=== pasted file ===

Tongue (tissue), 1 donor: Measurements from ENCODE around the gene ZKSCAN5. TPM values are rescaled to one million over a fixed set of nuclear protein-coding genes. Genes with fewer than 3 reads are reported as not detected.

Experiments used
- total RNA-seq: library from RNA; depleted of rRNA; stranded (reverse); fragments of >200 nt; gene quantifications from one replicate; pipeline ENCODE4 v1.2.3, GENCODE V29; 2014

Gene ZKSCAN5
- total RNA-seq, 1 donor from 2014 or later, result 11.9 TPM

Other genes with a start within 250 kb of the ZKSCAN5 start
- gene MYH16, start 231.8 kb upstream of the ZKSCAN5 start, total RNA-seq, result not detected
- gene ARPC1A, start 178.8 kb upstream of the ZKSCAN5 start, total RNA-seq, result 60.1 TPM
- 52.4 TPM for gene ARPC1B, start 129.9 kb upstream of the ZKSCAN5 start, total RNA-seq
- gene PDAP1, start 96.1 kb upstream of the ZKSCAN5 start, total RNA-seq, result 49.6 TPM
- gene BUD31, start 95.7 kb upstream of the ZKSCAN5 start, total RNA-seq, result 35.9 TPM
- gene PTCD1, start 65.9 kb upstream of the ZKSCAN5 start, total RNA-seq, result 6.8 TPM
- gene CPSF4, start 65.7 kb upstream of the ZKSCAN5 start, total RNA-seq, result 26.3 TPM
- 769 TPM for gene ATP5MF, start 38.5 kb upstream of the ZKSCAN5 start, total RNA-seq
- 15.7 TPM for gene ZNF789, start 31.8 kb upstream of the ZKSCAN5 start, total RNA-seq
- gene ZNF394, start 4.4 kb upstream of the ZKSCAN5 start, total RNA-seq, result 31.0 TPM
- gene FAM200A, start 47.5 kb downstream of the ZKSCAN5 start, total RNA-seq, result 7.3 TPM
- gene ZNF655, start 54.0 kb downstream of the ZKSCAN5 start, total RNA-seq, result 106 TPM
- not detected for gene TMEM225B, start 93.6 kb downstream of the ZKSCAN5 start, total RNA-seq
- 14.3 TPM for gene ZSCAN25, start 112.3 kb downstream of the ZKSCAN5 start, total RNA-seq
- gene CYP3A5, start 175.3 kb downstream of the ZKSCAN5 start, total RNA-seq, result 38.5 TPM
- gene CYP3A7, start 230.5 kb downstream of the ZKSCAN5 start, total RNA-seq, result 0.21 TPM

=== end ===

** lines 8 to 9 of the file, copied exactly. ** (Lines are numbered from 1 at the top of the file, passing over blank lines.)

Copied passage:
- gene ARPC1A, start 178.8 kb upstream of the ZKSCAN5 start, total RNA-seq, result 60.1 TPM
- 52.4 TPM for gene ARPC1B, start 129.9 kb upstream of the ZKSCAN5 start, total RNA-seq